Doctors, nurses say health-care funds should address staffing shortages, primary care
Groups representing nurses and doctors are welcoming the federal government's health-care funding proposal but say some of the increase must be used to bolster staffing and improve primary care in a system where there is accountability in how the cash is spent.
Linda Silas, president of the 200,000-member Canadian Federation of Nurses Unions, said funding must be used to ease critical shortages across hospitals and nursing homes in order to have any real impact.
"Right now, our nurses are either leaving the workforce or going part-time, or are burning out because of the workload, the lack of flexibility and the too much overtime. That's not addressed,” she said Wednesday.
Janet Hazelton, president of the Nova Scotia Nurses’ Union, said the chronic shortage of nursing staff needs to be dealt with.
"We have nurses working 24-hour shifts, working short-staffed every single day they come to work … it's not manageable and nurses are getting hurt," Hazleton said.
Dr. Leisha Hawker, president of Doctors Nova Scotia, said improving the primary care clinic structure to focus on collaborative care will help attract new physicians to a province where 130,000 residents are without a family doctor.
"About 13 per cent of Nova Scotians don't have access to a family doctor — that's an all-time record high — so we really do need to focus on retention and recruitment of family doctors," she said.
"Even Nova Scotians right now who have a family doctor don't have timely access to their family doctor, which means our emergency departments are overburdened with non-emergent health issues."
Hawker said investment in the primary care system would alleviate some strain on emergency departments that are busy and short on beds.
The federal government has proposed a 10-year, $196-billion health spending plan, which adds $46.2 billion in new money to health care across Canada.
Provinces can also get $1.7 billion over five years to increase wages for personal support workers in long-term and home care.
Prime Minister Justin Trudeau has said the government will be flexible in helping provinces meet their own circumstances. But provinces will have to show how the money will be spent and demonstrate progress in priority areas, he added.
Canadian Medical Association President Dr. Alika Lafontaine said he would like to see some of the money allocated toward primary care.
The first point of contact for most patients is through community-based primary care, he said. He would like to see primary care providers such as physicians, nurses and pharmacists working together, he added.
"I think what exists right now is this siloed way of providing primary care where we are looking at physician-only models, or nurse practitioner-only models — working in our silos, and then occasionally crossing paths," he said.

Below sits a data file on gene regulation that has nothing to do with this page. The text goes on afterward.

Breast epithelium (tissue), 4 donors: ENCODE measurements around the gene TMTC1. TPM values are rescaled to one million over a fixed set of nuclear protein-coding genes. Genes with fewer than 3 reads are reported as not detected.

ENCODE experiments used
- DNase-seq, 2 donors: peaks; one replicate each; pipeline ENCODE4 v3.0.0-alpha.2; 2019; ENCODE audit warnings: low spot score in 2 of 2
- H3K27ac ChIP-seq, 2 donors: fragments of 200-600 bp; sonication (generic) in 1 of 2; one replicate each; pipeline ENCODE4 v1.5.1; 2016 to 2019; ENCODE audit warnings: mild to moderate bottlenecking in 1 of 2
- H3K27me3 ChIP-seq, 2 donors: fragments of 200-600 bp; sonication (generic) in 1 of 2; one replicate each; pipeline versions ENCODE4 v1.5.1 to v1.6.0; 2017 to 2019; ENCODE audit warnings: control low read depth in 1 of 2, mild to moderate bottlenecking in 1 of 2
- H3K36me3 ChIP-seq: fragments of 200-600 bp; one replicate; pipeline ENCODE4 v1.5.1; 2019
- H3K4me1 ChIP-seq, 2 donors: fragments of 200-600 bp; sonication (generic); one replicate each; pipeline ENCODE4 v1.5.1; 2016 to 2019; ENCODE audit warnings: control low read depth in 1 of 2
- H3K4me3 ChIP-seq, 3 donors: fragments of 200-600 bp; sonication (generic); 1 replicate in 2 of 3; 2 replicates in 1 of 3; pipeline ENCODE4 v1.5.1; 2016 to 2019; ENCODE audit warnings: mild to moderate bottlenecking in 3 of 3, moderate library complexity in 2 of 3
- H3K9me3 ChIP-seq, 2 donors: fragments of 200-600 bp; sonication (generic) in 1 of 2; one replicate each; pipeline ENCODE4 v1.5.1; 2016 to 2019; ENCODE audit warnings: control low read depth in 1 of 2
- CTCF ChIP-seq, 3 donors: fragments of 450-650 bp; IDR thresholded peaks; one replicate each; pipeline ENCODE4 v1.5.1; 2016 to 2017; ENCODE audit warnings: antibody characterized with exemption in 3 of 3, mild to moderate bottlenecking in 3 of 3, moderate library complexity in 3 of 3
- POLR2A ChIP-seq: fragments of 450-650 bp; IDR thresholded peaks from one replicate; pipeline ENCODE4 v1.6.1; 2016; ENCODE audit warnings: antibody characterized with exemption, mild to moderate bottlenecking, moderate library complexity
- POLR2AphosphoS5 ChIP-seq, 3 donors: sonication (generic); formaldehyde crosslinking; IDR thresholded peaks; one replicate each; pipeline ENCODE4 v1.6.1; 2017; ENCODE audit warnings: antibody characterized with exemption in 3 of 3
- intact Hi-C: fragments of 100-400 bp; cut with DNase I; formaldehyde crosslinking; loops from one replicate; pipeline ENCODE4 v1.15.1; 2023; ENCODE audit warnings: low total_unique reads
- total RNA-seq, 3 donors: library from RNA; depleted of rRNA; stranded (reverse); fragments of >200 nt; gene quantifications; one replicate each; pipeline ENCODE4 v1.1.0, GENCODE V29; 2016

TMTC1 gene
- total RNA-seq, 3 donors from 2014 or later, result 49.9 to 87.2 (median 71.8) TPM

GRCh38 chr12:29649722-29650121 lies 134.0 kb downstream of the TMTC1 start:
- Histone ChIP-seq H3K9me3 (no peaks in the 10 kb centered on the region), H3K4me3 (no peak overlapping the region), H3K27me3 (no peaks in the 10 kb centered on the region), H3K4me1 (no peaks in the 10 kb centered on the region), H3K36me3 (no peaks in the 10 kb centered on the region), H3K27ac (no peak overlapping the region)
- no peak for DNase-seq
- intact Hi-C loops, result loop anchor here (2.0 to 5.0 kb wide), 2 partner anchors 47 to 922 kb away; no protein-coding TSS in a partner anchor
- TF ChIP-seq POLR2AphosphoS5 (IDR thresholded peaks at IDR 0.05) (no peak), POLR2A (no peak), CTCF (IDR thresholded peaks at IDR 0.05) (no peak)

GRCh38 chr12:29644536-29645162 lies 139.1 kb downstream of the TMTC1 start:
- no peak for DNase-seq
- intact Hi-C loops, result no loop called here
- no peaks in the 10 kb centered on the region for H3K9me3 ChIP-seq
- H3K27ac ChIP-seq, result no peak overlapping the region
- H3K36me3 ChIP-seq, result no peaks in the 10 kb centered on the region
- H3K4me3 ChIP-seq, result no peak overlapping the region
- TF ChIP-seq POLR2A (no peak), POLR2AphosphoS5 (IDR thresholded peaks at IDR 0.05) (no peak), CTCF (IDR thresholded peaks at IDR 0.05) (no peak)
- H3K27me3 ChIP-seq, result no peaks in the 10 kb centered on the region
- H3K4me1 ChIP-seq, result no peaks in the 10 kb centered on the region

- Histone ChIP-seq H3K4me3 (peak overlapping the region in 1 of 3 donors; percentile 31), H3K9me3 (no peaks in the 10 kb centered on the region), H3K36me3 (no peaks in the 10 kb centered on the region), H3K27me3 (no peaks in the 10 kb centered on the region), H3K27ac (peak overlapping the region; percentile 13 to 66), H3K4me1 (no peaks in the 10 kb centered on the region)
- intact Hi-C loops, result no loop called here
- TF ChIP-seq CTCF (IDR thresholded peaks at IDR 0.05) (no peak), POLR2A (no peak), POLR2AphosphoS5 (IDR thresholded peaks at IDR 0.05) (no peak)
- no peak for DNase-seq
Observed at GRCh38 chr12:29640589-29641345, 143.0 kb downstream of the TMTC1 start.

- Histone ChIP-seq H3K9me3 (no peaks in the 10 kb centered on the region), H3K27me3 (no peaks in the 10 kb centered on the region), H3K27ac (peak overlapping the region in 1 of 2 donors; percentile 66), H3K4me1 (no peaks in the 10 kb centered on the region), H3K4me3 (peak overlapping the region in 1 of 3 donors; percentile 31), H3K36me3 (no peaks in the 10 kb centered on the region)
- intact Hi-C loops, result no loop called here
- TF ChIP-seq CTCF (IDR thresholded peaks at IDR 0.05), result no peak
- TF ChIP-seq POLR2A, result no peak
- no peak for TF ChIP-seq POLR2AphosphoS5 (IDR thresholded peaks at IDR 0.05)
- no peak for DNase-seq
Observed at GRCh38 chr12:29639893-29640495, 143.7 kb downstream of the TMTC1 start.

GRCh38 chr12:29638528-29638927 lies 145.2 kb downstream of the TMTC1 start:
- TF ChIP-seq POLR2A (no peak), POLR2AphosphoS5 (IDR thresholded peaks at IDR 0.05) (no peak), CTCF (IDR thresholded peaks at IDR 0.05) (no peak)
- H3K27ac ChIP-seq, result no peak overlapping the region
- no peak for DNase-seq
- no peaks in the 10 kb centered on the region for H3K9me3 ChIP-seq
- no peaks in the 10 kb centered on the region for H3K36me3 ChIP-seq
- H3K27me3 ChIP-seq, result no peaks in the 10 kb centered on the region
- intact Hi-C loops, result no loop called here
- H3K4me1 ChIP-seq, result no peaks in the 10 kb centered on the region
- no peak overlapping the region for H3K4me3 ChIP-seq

"A true team-based model would allow a patient to come through several different doors and then the team working together to help them navigate towards what they need. I think that has the greatest chance of transforming the system for both providers and patients."
The new funding offer will "absolutely" help health care, said Paula Doucet, president of the New Brunswick Nurses Union.
"The major concern for us, and nurses across Canada, is the accountability and that (the money) actually goes into the public health-care system," she said.
"Accountability has to be attached to this money. This is Canadian taxpayer dollars. We need to make sure that it's earmarked for health care workers, our system, the delivery of care, long-term care, and everything that we have been talking about for many years."
Barbara Brookins, head of Prince Edward Island Nurses Union, said accountability is important to ensure the plans and added funding produce tangible results in the public health-care system.
"We want to ensure that every dollar that's being allotted to go into health is going to be used for health in a public system where there's universal access, and we're not talking about even one penny that's going to go toward any administration fees in a private company," she said.
Brookins said the nursing shortage is far more pronounced and magnified in a smaller place such as P.E.I.
New Brunswick Medical Society President Dr. Michèle Michaud called the increase in funding encouraging, adding priority must be given to modernizing health care.
"Reducing wait times for surgeries, testing and emergency care is another priority — this requires investments in staff and facilities."
This report by The Canadian Press was first published Feb. 8, 2023.
This story was produced with the financial assistance of the Meta and Canadian Press News Fellowship.
Hina Alam and Lyndsay Armstrong, The Canadian Press